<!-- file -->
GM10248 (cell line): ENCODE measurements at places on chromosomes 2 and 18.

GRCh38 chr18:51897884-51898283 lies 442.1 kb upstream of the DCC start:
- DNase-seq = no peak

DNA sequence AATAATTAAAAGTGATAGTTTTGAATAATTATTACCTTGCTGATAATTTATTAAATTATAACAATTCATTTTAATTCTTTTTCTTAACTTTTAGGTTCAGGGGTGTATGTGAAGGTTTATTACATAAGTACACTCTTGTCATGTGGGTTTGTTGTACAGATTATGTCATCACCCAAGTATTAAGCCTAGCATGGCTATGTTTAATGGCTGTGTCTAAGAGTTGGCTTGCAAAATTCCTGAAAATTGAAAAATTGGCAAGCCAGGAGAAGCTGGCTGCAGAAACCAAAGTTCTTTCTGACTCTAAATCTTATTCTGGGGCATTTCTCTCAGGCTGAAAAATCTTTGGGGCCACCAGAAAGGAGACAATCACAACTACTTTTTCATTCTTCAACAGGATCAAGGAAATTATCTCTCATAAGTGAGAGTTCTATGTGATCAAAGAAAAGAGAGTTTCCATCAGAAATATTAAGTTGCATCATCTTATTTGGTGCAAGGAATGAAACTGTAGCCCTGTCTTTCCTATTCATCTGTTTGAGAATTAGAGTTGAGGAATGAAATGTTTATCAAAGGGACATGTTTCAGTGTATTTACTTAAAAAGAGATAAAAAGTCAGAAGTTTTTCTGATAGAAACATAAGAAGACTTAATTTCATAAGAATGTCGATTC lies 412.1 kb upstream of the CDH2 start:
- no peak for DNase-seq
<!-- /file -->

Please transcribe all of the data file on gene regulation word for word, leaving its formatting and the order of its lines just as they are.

GM10248 (cell line): ENCODE measurements at places on chromosomes 2 and 18.

GRCh38 chr18:51897884-51898283 lies 442.1 kb upstream of the DCC start:
- DNase-seq = no peak

DNA sequence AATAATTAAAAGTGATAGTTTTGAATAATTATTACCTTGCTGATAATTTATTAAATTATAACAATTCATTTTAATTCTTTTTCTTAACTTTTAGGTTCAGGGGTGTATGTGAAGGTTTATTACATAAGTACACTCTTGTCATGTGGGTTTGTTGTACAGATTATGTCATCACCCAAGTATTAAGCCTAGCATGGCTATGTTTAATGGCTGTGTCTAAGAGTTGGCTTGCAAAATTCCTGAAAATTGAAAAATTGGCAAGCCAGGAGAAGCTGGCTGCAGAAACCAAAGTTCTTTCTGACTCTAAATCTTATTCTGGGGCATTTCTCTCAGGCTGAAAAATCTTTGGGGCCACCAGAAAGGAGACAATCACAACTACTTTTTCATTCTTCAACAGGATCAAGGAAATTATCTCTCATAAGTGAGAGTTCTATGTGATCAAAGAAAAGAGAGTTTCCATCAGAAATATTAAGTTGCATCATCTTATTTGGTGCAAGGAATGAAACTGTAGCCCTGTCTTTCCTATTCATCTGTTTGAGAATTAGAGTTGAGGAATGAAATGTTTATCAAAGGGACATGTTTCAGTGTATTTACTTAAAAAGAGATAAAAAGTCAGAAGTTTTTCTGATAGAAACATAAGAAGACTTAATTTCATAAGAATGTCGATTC lies 412.1 kb upstream of the CDH2 start:
- no peak for DNase-seq